Paper Review : Integrated Services in the Internet Architecture: an Overview
Reviewer : Seh Leng Lim
This memo proposes an extension to the Internet architecture and protocols to provide integrated services to support real-time as well as the current non-real-time service of IP.
The main contribution of the paper is its discussion about how to enhance existing IP Internet to serve both real-time and non-realtime applications. It also touched on the topic of how to control sharing of bandwidth on a particular link among different traffic classes. The authors coined the term “Integrated Services” (IS) for an Internet service model that includes best-effort service, real-time service and controlled link sharing.
The key main ideas expounded are :
(a) Integrated services model providing guaranteed and predictive service towards real-time traffic. The model integrates the services with controlled-link sharing and supports multi-cast as well as unicast.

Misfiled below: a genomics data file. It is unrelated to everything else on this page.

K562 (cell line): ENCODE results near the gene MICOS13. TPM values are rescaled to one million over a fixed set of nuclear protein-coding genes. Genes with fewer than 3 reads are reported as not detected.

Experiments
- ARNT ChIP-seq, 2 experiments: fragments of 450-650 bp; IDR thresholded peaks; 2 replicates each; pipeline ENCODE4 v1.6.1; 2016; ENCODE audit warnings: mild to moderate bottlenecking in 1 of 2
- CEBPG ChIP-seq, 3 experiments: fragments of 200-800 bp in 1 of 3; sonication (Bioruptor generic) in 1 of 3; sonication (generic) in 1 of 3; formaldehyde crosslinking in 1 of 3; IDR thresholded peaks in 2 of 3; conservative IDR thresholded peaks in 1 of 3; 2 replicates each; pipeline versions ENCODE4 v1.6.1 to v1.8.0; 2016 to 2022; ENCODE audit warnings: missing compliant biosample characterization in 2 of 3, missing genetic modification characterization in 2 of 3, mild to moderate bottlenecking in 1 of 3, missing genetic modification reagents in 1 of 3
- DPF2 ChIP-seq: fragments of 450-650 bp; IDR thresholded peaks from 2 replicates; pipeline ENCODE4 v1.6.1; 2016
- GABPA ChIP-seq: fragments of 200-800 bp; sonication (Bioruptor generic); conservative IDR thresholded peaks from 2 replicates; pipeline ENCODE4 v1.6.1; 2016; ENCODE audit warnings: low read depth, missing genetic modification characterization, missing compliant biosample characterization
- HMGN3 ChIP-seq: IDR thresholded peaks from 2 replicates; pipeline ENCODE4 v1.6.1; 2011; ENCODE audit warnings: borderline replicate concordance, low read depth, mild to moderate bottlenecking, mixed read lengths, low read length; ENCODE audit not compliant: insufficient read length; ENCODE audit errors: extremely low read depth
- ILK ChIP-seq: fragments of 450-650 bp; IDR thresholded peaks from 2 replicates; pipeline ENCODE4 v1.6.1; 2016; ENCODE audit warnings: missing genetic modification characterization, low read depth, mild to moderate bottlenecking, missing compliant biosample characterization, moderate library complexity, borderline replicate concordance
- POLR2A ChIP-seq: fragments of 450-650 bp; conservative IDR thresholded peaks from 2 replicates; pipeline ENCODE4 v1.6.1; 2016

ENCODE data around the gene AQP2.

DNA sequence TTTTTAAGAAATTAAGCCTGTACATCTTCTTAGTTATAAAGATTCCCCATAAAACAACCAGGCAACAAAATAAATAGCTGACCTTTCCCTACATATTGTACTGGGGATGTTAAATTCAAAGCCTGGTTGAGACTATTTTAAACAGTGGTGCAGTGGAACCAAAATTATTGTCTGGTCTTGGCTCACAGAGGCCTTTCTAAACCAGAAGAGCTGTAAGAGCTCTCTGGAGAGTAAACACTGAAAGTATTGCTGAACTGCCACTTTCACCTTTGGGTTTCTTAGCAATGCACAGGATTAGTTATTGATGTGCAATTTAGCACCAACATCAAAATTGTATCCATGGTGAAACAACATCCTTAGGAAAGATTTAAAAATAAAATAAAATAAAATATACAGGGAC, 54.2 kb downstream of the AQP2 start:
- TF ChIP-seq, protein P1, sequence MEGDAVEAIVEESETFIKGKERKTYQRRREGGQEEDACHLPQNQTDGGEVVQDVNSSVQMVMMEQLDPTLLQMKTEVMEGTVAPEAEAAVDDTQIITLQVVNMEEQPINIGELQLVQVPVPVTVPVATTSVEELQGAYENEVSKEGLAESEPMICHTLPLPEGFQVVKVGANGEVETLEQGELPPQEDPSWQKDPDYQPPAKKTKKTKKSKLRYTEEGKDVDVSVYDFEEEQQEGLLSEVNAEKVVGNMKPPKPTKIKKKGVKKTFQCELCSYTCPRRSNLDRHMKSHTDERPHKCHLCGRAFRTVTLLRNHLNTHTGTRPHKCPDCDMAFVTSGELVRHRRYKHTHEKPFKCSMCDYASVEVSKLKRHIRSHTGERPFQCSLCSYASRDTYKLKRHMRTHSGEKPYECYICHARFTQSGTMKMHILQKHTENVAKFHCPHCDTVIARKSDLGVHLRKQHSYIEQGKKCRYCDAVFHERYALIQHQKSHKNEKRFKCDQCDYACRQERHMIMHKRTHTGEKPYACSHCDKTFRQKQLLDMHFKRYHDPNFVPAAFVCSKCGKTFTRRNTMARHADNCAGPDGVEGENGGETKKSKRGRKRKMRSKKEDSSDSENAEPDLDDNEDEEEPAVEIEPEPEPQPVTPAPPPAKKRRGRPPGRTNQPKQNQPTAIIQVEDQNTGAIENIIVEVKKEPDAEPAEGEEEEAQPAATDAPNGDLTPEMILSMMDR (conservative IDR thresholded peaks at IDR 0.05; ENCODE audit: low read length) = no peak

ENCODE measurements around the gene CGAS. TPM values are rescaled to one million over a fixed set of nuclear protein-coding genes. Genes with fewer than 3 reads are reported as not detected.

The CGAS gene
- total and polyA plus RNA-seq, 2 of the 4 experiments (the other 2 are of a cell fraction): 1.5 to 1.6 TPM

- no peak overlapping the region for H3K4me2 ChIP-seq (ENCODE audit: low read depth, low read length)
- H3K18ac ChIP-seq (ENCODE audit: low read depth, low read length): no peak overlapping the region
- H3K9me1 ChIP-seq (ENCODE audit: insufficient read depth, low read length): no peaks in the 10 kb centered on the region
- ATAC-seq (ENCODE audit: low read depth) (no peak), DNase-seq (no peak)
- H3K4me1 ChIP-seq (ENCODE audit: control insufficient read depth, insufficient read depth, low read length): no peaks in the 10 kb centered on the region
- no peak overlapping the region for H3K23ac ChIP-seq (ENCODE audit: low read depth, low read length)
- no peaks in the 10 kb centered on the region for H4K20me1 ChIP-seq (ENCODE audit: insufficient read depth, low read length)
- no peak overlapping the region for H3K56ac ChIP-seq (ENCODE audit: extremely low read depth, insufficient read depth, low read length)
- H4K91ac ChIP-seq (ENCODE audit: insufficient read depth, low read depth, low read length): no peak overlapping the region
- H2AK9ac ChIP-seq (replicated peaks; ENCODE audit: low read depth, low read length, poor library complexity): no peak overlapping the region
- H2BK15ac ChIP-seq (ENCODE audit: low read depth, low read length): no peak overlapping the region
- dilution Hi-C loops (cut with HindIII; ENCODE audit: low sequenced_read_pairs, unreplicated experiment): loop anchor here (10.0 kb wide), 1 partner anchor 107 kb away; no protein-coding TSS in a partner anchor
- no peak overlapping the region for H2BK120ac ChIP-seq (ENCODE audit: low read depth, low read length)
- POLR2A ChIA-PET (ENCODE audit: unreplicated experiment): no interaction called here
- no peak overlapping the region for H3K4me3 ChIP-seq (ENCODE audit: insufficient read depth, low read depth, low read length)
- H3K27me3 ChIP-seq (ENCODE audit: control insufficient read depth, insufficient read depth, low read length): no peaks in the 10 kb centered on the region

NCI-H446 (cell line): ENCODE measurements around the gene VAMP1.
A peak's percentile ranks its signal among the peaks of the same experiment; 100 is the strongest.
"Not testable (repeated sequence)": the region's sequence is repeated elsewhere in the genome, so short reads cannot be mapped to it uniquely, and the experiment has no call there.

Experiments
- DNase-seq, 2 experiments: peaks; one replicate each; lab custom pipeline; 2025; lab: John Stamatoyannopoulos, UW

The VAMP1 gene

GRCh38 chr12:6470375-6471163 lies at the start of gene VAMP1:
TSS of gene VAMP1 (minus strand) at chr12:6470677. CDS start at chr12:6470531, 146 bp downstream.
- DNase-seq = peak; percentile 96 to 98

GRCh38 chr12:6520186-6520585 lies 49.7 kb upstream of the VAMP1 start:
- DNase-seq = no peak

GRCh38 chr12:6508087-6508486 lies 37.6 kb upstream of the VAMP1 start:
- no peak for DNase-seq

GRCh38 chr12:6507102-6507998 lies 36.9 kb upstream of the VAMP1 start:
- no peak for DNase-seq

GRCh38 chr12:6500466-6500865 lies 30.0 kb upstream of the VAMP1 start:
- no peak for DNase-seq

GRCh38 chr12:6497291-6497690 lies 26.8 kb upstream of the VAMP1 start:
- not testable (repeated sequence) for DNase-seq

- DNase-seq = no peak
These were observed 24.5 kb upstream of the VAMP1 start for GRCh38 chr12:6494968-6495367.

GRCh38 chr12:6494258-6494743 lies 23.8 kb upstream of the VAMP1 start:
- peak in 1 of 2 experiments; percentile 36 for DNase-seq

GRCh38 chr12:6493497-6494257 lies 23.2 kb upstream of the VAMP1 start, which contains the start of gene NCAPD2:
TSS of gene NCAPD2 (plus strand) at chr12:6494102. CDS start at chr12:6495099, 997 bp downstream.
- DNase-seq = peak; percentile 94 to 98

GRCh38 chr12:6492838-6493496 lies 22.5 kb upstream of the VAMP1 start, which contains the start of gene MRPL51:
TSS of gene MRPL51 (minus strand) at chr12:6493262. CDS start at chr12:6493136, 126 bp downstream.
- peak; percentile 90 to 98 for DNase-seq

(b) reference implementation framework comprising of packet scheduler, admission control routine, classifier and reservation setup protocol to realize the IS model
© the idea that the quantity of primary interest in resource sharing is aggregate bandwidth on individual links
The authors assumed that it is desirable to use the Internet as a common infrastructure to support both non-real-time and real-time communication, as building a parallel architecture just for real-time services would lose the advantages coming from the statistical sharing between real-time and non-real-time traffic. The authors have also noted that additional flow state in routers and explicit setup mechanism is necessary to provide the Integrated Service extension to the Internet.
I think that the paper has a modest contribution (rating of 3) to the study reservation protocols. A lot of work (as quoted in the paper) has previously been done. I see that there is very little implementation or experimental work being done and the paper is just focused on the various possible arguments, as it is just an overview as claimed in its title. The authors have rightly pointed out the direction for future work in the area of how to solve problems in implementing reservation protocols brought about by routing.
Researchers and builders working with real-time applications may have a better appreciation from this paper of the difficulties involved in guaranteeing quality of service over the Internet.